Power Quality

Wiring

If you suspect that a wiring problem is causing your power quality issues, the electrical service entrance to the facility should be checked for faulty or loose connections first. A poor connection will result in heating and arcing of the connection and the wire's insulation may be burnt or discolored. With the use of an infrared thermograph scanner, poor connections can be detected before permanent damage occurs.

Another problem associated with wiring is excessive voltage drop at the equipment end due to incorrect wire sizing. The voltage drop may cause the input voltage level to be too low for the equipment to operate properly. To avoid this problem, always check that the existing wire is properly sized when replacing or adding new equipment. The voltage drop should always be considered when designing a new building and future electrical growth should also be factored into wire sizing. For critical electronic loads, use separate electrical feeders and branch circuits so that these sensitive loads will not see voltage excursions created by the operation of larger non-electronic loads such as air conditioning equipment, fan motors, etc.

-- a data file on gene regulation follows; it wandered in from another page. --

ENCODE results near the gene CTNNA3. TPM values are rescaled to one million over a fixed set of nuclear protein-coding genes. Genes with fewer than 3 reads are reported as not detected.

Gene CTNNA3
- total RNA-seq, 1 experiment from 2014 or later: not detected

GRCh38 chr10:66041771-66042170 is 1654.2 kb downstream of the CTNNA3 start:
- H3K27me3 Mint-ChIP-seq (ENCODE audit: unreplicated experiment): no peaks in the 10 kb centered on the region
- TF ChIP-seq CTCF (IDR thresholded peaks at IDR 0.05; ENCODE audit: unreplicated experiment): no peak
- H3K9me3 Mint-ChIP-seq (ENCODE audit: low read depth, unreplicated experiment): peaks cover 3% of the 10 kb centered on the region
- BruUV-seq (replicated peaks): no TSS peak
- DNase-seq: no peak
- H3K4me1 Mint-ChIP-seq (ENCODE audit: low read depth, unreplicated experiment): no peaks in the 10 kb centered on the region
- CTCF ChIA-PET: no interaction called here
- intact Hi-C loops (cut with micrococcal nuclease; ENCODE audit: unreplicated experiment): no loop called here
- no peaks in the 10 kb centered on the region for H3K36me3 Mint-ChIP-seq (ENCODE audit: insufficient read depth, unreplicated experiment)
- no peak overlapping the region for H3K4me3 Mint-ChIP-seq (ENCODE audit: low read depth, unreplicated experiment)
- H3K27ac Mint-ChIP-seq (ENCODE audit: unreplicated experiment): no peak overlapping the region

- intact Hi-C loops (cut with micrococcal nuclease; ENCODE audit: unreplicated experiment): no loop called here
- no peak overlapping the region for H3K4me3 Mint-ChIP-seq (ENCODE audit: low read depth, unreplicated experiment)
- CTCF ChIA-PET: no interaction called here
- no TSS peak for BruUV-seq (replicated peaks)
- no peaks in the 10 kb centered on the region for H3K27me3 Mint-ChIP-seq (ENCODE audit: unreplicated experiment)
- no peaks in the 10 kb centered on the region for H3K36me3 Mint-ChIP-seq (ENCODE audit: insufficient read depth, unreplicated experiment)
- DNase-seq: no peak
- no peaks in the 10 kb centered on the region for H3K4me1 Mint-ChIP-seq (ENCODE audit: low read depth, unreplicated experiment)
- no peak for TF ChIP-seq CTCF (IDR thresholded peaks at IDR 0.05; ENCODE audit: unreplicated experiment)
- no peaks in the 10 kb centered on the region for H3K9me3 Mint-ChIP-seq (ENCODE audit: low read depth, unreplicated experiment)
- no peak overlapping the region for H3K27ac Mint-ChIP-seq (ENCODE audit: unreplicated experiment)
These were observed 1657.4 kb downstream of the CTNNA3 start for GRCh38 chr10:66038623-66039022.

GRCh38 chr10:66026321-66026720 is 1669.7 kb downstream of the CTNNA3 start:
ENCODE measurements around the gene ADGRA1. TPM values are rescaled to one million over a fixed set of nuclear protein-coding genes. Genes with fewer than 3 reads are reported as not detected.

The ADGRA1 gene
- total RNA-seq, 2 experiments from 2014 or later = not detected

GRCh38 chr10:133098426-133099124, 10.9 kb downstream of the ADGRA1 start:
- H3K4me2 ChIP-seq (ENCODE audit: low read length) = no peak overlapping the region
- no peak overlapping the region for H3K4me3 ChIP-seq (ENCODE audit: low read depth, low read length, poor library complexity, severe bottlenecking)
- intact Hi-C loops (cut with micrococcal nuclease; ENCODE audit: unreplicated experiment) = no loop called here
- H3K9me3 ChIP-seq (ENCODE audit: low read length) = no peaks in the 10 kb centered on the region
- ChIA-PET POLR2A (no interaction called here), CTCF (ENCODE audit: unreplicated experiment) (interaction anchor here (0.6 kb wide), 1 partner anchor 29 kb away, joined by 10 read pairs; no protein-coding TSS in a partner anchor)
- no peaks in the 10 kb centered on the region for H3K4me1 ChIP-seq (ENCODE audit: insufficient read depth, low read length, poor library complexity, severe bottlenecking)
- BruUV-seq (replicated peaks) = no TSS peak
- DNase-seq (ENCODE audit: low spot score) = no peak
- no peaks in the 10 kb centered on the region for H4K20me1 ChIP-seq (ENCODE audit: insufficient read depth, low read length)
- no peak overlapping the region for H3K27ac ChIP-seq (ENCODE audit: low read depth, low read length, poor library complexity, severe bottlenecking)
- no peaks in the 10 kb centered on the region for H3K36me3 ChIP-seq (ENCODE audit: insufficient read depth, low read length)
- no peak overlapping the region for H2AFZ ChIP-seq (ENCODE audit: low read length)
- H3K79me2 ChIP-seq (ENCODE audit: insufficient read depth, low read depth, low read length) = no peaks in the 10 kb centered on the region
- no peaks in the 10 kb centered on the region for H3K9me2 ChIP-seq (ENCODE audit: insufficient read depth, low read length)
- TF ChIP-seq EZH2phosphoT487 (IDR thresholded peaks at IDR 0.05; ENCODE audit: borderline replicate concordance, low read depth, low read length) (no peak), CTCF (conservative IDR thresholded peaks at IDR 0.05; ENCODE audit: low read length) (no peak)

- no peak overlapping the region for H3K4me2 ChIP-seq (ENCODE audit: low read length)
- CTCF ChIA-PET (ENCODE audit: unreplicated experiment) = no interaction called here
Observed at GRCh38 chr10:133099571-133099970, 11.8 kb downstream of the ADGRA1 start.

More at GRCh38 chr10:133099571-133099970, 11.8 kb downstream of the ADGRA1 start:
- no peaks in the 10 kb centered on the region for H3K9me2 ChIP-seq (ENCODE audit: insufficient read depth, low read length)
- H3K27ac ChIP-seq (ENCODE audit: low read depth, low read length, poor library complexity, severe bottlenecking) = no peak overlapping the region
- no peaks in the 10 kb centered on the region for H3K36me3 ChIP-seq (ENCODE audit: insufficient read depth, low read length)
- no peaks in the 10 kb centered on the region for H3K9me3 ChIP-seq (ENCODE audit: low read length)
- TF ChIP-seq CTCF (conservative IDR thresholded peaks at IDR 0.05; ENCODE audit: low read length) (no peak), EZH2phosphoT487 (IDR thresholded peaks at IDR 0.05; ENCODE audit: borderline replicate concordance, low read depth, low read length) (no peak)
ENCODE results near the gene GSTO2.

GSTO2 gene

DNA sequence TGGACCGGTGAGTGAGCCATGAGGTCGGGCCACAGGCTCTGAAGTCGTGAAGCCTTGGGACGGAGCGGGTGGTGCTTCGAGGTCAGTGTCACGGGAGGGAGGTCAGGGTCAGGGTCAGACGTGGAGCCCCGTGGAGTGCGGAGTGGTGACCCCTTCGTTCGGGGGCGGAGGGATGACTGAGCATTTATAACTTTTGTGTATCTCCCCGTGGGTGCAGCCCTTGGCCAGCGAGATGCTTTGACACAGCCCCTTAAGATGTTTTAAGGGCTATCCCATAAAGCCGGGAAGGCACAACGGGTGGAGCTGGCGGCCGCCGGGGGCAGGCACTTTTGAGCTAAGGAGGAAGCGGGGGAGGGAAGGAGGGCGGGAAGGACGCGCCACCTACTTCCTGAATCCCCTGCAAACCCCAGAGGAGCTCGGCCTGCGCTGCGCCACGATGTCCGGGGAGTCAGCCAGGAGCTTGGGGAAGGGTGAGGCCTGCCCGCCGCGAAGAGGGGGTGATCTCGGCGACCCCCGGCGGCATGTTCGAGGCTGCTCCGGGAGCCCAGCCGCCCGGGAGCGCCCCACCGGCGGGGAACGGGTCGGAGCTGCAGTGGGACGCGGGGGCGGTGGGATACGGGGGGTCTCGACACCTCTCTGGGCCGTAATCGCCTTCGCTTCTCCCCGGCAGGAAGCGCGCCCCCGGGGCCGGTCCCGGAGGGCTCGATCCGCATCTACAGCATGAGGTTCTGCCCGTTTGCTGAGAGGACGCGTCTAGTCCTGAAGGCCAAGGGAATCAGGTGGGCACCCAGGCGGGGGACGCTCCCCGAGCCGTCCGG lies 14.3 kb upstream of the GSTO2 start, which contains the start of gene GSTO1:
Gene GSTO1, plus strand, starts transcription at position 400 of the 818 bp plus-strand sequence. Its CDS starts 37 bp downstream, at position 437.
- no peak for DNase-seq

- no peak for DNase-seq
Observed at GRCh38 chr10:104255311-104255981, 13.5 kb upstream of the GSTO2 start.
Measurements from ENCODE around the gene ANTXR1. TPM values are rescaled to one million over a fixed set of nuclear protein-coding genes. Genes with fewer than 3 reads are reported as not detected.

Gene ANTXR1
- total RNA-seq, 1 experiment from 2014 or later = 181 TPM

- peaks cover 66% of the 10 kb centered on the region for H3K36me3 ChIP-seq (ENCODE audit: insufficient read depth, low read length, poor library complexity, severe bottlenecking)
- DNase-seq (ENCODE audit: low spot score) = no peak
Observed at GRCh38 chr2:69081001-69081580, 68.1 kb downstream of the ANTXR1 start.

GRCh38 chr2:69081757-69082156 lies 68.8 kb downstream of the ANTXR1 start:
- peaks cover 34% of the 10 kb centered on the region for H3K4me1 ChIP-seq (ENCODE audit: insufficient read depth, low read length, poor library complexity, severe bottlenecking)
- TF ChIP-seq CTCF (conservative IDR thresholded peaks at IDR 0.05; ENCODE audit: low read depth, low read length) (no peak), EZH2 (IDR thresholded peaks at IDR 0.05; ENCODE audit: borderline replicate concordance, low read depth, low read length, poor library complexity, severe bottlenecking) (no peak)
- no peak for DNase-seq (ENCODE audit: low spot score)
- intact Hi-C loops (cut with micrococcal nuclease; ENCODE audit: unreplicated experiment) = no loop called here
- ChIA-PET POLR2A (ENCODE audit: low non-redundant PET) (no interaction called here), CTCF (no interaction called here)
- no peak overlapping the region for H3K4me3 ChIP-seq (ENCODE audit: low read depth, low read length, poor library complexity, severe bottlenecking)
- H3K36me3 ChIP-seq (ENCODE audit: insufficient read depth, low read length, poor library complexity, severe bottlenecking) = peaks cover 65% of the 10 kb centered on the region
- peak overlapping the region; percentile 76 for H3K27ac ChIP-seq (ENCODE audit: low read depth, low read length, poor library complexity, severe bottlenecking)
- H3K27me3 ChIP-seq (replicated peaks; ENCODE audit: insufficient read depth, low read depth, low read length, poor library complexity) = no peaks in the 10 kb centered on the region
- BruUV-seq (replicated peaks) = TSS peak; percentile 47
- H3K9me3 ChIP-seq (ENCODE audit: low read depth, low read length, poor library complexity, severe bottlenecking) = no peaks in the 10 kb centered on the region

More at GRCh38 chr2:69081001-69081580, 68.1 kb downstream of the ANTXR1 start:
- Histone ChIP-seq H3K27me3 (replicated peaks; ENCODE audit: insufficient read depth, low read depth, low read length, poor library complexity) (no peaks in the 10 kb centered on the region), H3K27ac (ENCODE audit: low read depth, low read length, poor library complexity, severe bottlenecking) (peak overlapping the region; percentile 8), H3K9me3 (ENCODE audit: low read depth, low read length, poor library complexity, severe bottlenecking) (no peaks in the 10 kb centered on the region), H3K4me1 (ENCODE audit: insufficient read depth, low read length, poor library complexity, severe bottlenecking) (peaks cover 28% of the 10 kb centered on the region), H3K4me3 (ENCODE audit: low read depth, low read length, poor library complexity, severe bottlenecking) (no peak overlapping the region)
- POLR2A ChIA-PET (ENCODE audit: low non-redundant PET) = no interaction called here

The diagram below illustrates wiring methods, which provide a range offer varying degrees of effectiveness of isolation.

Common versus Separate Feeders. (Source: Federal Information Processing Standards Publication #94) (Photo courtesy of Kansas City Power and Light)

Nonlinear loads such as computers produce third harmonic currents that require special consideration. Third harmonic currents from three single-phase loads will add-in the neutral conductor and may cause excessive heating of the conductor. To overcome this problem, the following configurations are commonly used:

  • Run a separate neutral conductor for each phase in a three-phase circuit that serves single-phase nonlinear loads.
  • When a shared neutral must be used in a three-phase circuit with single-phase nonlinear loads, use a neutral conductor with approximately double the phase conductor capacity.
  • Use delta-wye transformers designed for nonlinear loads to limit the penetration of high neutral currents. These transformers should be placed as close as possible to the nonlinear loads.
  • Place filters at individual loads to control third harmonic current. This offers an alternative to expensive wiring changes.
  • If a major portion of the load is nonlinear and a conventional transformer is used, the dry type transformer should be derated. In addition, some manufacturers supply "K-factor" transformers that are specifically designed to serve particular nonlinear loads.